power pancakes

I use the Blender pancake recipe from Katie Lee and add blueberries.  Combine 1 cup cottage cheese, 1 cup rolled oats, and 2 eggs in a blender.  Blend until smooth.  Heat skillet (or griddle), and add butter.  Pour batter onto skillet (about 1/2 cup) and drop a hand full of blueberries onto the pancakes.  Cook until you see bubbles forming on the sides.  Flip and cook another minute or so.  Top with syrup, or powdered sugar.  (But it might be sweet enough for you with the blueberries alone) You can also sub smashed bananas for the cottage cheese (and add peanut butter). 

Go Bites:

These are portable and popable, perfect for the bus ride to school or the carpool.  Don’t make them too big, or they’ll melt in your hands. For an afternoon snack instead of breakfast, use trail mix instead of cereal. SUPER FOODS: cranberries and almonds.

go bites

1/2 c. peanut butter. 1 T. honey, granola,  raisins, craisins, and leftover cereal.

Mix the peanut butter and honey, then freeze for about 20 minutes.  Remove from freezer and roll into balls (a small spoonful each) Pop them back in the freezer for a few more minutes, as they’ll get warm from your hands.  While those firm up, combine granola, raisins, craisins and any leftover cereal you’ve got in the house, like Cheerios, Rice Krispies, etc.  Roll the peanut butter balls in the mixture to coat completely.  Refrigerate until you’re ready to eat.  

Avocado English Muffin:

I will eat just about anything if it has avocado in it.  But they’re not cheap.  So adding cream cheese will make them stretch, and feed a couple teens, or you.  And adding spinach will sneak in a vegetable serving before the bell rings. SUPER FOODS: avocado and spinach.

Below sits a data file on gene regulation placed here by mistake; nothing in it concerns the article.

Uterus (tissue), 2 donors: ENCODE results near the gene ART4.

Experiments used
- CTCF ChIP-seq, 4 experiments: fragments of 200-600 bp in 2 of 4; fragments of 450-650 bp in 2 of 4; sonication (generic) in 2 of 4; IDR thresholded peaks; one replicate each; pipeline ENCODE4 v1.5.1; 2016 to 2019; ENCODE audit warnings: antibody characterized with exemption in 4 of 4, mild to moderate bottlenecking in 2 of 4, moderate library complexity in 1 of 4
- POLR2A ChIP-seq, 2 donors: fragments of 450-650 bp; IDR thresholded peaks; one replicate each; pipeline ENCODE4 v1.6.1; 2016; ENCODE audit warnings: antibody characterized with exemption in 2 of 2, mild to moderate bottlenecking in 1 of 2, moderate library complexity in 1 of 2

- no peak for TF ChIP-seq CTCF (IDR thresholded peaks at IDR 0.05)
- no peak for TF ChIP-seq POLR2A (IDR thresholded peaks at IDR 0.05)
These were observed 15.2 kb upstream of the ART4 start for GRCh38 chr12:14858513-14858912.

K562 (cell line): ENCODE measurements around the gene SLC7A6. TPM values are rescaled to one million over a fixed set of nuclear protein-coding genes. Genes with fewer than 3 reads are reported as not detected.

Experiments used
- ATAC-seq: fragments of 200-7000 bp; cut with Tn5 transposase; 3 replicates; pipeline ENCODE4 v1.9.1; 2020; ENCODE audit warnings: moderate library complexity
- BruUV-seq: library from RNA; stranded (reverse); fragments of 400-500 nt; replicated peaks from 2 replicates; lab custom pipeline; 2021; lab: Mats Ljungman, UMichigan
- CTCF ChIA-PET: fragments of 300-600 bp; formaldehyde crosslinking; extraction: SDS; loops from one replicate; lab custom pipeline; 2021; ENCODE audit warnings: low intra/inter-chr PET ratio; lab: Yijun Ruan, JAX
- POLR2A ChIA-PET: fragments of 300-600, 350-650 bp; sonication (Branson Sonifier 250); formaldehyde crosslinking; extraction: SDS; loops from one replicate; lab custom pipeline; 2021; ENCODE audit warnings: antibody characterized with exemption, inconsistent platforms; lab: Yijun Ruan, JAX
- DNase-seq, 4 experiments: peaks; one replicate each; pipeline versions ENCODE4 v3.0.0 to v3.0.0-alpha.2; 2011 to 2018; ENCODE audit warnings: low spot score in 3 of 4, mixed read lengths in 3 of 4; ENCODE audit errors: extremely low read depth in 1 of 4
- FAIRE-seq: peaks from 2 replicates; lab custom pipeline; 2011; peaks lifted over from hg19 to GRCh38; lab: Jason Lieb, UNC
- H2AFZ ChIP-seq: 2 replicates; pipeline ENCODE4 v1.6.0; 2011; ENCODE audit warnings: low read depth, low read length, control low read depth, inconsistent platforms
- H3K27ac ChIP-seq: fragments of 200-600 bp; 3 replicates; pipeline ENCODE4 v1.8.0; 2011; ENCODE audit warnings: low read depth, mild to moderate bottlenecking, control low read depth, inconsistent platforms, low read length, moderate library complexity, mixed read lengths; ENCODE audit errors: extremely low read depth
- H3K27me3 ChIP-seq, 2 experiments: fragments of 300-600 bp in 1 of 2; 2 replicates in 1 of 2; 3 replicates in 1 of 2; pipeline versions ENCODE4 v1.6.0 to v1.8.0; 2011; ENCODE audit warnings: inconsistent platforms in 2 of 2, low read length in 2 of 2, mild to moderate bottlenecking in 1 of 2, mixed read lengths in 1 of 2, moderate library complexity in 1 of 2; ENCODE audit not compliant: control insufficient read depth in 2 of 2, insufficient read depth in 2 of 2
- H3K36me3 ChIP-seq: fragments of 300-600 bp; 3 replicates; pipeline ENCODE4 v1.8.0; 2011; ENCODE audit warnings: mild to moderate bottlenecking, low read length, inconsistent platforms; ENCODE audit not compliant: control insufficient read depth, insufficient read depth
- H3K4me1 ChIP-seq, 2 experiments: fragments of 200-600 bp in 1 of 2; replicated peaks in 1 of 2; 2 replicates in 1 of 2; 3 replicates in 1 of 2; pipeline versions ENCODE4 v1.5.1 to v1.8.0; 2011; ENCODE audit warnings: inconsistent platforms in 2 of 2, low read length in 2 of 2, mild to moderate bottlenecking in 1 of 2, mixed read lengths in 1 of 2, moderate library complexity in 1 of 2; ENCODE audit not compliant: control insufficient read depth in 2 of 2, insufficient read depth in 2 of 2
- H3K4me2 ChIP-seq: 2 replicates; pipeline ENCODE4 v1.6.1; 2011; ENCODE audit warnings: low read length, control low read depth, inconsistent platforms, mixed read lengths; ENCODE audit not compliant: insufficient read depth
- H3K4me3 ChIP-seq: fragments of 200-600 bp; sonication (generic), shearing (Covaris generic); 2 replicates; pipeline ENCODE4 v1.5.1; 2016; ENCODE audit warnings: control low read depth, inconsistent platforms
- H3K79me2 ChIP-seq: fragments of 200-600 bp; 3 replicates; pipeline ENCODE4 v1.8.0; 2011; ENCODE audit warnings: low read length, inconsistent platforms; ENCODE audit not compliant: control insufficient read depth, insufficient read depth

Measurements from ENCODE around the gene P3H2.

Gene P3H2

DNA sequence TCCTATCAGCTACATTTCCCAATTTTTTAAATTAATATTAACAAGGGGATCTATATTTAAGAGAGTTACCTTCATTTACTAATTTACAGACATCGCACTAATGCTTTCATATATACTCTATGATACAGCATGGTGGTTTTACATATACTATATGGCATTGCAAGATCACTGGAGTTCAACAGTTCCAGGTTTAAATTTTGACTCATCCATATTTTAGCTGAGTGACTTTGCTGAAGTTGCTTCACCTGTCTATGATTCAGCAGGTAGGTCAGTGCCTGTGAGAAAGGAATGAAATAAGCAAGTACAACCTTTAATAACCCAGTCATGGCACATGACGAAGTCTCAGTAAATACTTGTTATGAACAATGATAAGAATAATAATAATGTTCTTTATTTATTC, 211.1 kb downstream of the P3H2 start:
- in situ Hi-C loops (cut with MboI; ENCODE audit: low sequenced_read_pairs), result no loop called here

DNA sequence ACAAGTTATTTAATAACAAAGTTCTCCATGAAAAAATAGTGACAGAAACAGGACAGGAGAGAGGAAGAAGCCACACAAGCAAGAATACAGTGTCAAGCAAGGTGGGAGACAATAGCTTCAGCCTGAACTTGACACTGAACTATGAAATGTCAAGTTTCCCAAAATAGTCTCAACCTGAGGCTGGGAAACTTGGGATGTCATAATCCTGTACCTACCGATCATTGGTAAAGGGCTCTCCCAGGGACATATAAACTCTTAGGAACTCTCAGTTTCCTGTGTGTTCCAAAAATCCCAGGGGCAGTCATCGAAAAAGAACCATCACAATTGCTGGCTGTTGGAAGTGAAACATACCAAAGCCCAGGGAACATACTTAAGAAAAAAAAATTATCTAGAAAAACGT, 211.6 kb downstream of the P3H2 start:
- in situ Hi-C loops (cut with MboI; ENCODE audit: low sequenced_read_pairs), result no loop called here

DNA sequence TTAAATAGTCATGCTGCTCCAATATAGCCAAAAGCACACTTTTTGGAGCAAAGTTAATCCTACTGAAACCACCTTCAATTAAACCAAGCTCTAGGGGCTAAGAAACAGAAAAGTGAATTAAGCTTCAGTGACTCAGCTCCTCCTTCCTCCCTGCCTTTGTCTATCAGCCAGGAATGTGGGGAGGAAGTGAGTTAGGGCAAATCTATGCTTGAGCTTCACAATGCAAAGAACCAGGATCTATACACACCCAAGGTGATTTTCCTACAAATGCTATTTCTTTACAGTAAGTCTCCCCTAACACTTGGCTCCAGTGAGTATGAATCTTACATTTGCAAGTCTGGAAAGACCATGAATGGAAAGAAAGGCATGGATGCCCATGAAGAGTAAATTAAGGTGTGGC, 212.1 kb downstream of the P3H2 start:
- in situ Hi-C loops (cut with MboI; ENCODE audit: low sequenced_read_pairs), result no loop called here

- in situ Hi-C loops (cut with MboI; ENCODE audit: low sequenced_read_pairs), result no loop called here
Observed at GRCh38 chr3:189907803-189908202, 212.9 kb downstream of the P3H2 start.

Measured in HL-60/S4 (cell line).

Avocado English Muffin

1 Whole Wheat English Muffin, 1 avocado, 1/2 c. fresh spinach leaves (finely chopped), 1-2 T. cream cheese, kosher salt to taste.

Toast the English muffin.  Slice the avocado and remove the fruit.  Combine the avocado with the cream cheese, a pinch of salt and spinach.  Spread over the muffin.  

If you really want your teen to be well-prepared this fall, check out Life Success for Teens.  Natalie has an upcoming workshop, boot camp style, that will help optimize a teenager’s performance at school.  Click here for information.

 

 

 

Pot Roast Dumplings

I was recently given a “Cheftovers Challenge” by a friend of mine: Do something interesting with leftover pot roast.  Challenge accepted.  She said most of the time she just breaks it up and loads it on a pile of egg noodles with the rest of the gravy for “round two.”  I call that unimaginative, and unexciting.  Gotta do better for your family and your guests. And I was ready to be adventurous and try something out of my comfort zone, Asian cuisine.  I was going to make dumplings with this!

leftover pot roast

This past week I made what was likely the most tender and flavorful pot roast I’ve ever prepared.  (Let me know if you want the recipe for that too)  It was very juicy and much too much for our family.  I blame it on the BOGO deal at the grocery story (only large ones left).  There was plenty left, that I tore apart easily with a pair of forks.